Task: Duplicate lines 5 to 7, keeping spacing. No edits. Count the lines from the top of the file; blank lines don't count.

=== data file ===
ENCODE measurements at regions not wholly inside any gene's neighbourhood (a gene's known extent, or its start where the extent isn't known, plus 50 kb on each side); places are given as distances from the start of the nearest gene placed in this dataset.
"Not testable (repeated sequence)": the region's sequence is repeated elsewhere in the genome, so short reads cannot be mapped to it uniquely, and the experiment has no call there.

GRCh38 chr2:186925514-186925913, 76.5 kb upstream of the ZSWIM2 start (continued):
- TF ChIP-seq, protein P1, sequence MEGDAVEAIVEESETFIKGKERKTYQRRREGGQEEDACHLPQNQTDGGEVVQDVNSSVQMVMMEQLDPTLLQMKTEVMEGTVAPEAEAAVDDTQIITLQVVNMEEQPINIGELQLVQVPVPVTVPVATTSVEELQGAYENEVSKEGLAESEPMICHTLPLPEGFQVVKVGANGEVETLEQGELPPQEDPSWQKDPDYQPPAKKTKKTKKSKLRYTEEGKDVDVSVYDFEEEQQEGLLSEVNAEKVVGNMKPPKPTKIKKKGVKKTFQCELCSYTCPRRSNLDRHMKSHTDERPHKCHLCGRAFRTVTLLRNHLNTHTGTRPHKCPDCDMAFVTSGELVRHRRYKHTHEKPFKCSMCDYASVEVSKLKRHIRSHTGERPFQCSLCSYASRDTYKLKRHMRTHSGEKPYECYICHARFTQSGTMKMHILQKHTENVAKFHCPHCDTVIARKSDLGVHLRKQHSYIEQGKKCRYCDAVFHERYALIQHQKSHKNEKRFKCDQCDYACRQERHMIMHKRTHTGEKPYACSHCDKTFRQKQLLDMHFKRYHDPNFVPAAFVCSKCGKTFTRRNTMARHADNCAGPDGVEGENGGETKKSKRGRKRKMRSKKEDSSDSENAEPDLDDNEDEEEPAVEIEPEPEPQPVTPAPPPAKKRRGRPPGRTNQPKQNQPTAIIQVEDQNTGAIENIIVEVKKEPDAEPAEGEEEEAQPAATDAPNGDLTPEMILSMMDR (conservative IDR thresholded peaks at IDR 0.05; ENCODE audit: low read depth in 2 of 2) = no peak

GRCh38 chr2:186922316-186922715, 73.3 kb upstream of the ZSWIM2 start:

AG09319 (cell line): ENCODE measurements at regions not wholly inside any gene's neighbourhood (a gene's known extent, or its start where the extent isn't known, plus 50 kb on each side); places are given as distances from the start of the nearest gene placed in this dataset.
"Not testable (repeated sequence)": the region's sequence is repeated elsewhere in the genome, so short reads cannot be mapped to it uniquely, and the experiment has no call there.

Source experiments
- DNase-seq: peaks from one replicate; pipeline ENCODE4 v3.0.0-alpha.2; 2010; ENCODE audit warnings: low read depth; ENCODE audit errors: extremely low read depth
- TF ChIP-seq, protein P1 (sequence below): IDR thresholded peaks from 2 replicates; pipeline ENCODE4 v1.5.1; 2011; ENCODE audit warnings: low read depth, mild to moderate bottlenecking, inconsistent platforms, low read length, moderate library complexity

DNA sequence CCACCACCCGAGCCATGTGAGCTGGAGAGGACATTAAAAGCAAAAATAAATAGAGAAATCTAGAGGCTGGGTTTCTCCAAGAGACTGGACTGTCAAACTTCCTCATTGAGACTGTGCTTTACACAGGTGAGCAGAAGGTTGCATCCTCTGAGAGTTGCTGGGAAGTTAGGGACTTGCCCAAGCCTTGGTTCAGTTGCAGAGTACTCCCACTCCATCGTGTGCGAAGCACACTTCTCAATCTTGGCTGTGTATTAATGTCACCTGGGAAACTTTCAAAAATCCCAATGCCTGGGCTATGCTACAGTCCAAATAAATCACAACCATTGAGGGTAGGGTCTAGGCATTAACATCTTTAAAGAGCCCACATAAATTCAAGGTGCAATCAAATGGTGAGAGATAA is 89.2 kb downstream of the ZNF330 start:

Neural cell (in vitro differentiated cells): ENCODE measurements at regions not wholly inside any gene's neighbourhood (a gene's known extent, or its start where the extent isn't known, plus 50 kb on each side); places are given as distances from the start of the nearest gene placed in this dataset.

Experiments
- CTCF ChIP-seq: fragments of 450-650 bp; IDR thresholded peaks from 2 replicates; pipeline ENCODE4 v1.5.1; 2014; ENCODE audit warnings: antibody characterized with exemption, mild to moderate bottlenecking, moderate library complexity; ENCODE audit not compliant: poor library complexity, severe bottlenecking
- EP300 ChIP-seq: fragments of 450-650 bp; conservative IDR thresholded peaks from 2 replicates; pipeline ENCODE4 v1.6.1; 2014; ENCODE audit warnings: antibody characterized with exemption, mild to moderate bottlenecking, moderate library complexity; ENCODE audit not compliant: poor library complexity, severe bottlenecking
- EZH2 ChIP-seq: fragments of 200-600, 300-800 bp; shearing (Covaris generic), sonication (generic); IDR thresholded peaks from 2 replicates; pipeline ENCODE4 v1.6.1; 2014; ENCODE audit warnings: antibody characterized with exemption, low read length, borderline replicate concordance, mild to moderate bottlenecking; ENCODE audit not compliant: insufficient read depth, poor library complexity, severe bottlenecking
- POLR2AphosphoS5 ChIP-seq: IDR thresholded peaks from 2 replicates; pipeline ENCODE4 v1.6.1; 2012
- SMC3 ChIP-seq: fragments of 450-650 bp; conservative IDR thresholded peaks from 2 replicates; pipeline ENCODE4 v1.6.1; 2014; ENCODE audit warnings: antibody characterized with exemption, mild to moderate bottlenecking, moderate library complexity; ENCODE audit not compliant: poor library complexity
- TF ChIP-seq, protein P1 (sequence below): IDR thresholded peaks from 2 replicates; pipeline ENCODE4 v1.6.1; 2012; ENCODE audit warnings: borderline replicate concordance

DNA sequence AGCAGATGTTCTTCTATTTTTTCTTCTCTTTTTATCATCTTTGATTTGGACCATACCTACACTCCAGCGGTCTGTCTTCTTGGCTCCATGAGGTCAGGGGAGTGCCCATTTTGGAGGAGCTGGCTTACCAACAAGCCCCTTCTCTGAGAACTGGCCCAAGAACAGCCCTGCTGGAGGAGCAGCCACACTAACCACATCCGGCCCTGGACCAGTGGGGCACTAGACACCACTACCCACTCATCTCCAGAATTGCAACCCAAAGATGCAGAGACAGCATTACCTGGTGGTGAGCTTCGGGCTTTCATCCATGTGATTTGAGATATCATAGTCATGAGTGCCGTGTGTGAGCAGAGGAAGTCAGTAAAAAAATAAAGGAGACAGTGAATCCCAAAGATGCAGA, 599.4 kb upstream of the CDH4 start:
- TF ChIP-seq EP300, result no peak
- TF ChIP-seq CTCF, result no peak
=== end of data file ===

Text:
GRCh38 chr2:186922316-186922715, 73.3 kb upstream of the ZSWIM2 start:

AG09319 (cell line): ENCODE measurements at regions not wholly inside any gene's neighbourhood (a gene's known extent, or its start where the extent isn't known, plus 50 kb on each side); places are given as distances from the start of the nearest gene placed in this dataset.
"Not testable (repeated sequence)": the region's sequence is repeated elsewhere in the genome, so short reads cannot be mapped to it uniquely, and the experiment has no call there.